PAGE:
More than likely if you’re shopping for a smartphone with top-end specs, you’re concerned about the quality of the camera on board. Cameras have become increasingly better with every year, and 2014 is no exception to that rule. Sony sensors are among the elite in the world of cameras, and those sensors are what power most of the smartphones you’re going to buy today. So since most of these phones out there share the same or very similar hardware, the vast majority of your photo taking experience is going to come from the software. It’s even more fun to compare these phones when the sensor is in fact the exact same, and in that case we’ve got the OnePlus One and the Xiaomi Mi4, which both feature Sony’s latest Exmor IMX214 sensor at 13 megapixels. This sensor offers a number of features that make it better than the last generation 13 megapixel Sony sensor, the IMX135, which is featured in popular phones such as the LG G2/g3, Samsung Galaxy S4 and the 2014 Moto X. It’s also the same sensor packed inside the upcoming Nexus 6, which gives us a preview of how good that shooter is going to be.
But which phone’s software brings it to the top of the charts when it comes to imaging? Let’s take a look at a couple of different scenarios and see who’s the winner, with the OnePlus One on the left and the Xiaomi Mi4 on the right.
First scenario is bright daylight, specifically taking wide and landscape style shots. Looking at the color balance you can see the Xiaomi Mi4 tends to over saturate a bit, creating colorful photos that look good and pop but ultimately come out a bit unrealistic, but not nearly as bad as some other cameras on the market do. We can see how the OnePlus One’s more raw image delivers more noise, but much higher detail than the one produced from the Mi4. In some areas the OnePlus One’s photo comes out considerably more noisy than the Mi4, as in the shot with the flag, but in other shots like the 4th one you can make out individual leaves on the trees in the distance on the OnePlus One, whereas the anti-noise filter on the Mi4 went a little haywire here and erases too much detail.
Let’s look at another situation where lots of people are going to be taking pictures: indoors at night with only one or two light sources. This sort of environment usually causes lots of problems for cameras, particularly smartphone ones because of their small sensor size and inability to absorb more light as a larger camera would be able to. 3 months ago the OnePlus One would have lost this category hands down, as its low light ability was horribly hampered by high amounts of noise and zero noise cancellation. Several software updates later we’re looking at easily one of the best low-light phones on the market, and it shows in nearly every single shot here. Overall the OnePlus One captures a clearer image in low light, and while it still features considerably more noise than the Mi4’s shots the amount of detail helps balance out the difference. The difference in the first two shots aren’t nearly as dramatic as the second two, but overall the OnePlus One wins again.
One area where Xiaomi has really innovated is the use of flash on the camera. Most cameras just take the picture with the flash and never think twice about it. The Mi4, however, takes two pictures, one with flash and one without, and then fuses them together. This creates an image that’s well lit but not nearly as harsh as flash usually comes out, and it shows. While there are a few weird lighting artifacts here and there, the Mi4 absolutely takes the cake in this area, and we’re confident it’s a better flash shooter than the vast majority of devices out there.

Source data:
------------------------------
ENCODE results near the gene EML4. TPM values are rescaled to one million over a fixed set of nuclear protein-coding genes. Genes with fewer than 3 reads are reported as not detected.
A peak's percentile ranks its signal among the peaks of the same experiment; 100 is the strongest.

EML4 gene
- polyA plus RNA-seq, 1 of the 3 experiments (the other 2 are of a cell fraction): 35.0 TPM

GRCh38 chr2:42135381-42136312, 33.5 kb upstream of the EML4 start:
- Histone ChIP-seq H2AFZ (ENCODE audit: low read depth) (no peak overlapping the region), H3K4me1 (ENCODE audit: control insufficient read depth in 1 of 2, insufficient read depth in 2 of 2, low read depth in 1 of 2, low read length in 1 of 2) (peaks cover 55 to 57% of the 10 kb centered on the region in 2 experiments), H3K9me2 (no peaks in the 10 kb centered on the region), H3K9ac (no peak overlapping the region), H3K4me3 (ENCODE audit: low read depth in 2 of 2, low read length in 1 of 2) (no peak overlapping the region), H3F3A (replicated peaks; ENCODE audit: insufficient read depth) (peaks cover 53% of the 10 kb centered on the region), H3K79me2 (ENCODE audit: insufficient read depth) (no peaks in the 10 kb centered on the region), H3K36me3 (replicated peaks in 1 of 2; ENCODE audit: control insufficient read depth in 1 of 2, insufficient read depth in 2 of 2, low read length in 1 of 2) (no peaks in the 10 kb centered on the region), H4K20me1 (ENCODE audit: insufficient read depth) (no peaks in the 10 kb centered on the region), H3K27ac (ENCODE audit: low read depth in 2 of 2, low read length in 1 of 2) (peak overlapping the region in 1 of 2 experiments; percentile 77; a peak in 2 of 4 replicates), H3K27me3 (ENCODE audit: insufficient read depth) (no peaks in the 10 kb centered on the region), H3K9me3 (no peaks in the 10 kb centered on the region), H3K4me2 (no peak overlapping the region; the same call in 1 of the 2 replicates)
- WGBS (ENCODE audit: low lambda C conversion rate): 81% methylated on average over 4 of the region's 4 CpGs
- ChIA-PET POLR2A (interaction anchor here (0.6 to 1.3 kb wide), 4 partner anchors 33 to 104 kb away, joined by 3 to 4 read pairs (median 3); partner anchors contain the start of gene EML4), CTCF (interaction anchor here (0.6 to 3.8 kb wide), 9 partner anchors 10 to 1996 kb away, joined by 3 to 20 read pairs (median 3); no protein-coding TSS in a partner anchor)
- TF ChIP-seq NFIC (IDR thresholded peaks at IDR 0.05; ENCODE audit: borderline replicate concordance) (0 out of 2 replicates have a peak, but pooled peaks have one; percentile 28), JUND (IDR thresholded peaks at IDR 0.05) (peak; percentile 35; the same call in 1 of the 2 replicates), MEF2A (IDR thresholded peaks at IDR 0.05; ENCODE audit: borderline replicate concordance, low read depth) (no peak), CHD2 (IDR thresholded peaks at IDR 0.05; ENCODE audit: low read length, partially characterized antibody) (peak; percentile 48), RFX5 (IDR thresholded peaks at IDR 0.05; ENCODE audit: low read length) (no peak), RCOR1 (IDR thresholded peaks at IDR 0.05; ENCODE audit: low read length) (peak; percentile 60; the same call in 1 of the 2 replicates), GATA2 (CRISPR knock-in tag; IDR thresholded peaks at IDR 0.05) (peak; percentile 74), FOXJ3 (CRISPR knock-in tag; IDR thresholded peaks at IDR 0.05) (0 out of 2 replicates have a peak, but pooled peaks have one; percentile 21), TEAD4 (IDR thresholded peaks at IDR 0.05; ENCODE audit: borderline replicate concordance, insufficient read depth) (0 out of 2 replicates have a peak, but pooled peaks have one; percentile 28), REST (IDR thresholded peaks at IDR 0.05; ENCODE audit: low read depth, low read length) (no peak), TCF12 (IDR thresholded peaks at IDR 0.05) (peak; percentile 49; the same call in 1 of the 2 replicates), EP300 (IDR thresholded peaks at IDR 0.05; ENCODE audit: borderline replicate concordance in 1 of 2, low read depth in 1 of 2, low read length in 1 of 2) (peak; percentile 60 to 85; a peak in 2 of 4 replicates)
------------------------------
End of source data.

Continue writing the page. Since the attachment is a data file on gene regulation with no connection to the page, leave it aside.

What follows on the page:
In the examples above we use a number of harsh lighting situations. In the in-truck shot we can see the advantages of CM pushing for higher ISO and faster shutter, as it produces a little more noise but helps with the usual blurring we find often times in lighting situations like this. The second shot shows the advantages of white balance levels in Xiaomi’s app, as the grate on the wall has more detail than the OnePlus One. In severely low light situations the OnePlus One takes the crown, offering a much brighter scene with improved detail. Areas of high contrast where very bright lights are behind dark foreground objects are where the OnePlus One struggles the most, giving an overall picture with less detail and a strange purple hue to the light behind the dark objects. The Mi4 doesn’t suffer from this at all and even offers improved clarity overall in the shot.
Overall the OnePlus One comes out on top in non-HDR modes, as we’ve seen in other tests with the phone, but you’re not going to be getting a bad camera with either phone. In fact the Mi4’s software experience is superior, and functions like HDR actually work extremely well on the Mi4, whereas HDR is completely broken on the OnePlus One’s stock camera and remains to be seen if Cyanogen is ever going to fix it. Cyanogen has updated the camera recently with a number of image enhancements, including anti-noise filters in many situations, better white balance and RAW shooting modes, but overall this doesn’t really affect the image quality that much. Xiaomi’s software is still more intuitive and offers a much simpler interface with more options, and even features an amazing exposure circle that lets you adjust the exposure of the shot on the fly, helping with shots that tend to be over or under exposed on auto mode.
If you’re loving the way the Xiaomi Mi4’s photos look and want to get one for yourself but aren’t in China, we’ve got a trusted reseller that’ll ship to practically anywhere. You can get the 16GB Xiaomi Mi4 here, and the 64GB Xiaomi Mi4 here. As for the OnePlus One you’ll have to either win an invite or buy one off Ebay until OnePlus gets its distribution model better set. Either way both of these phones are going to cost you around $400, and both of them are killer devices.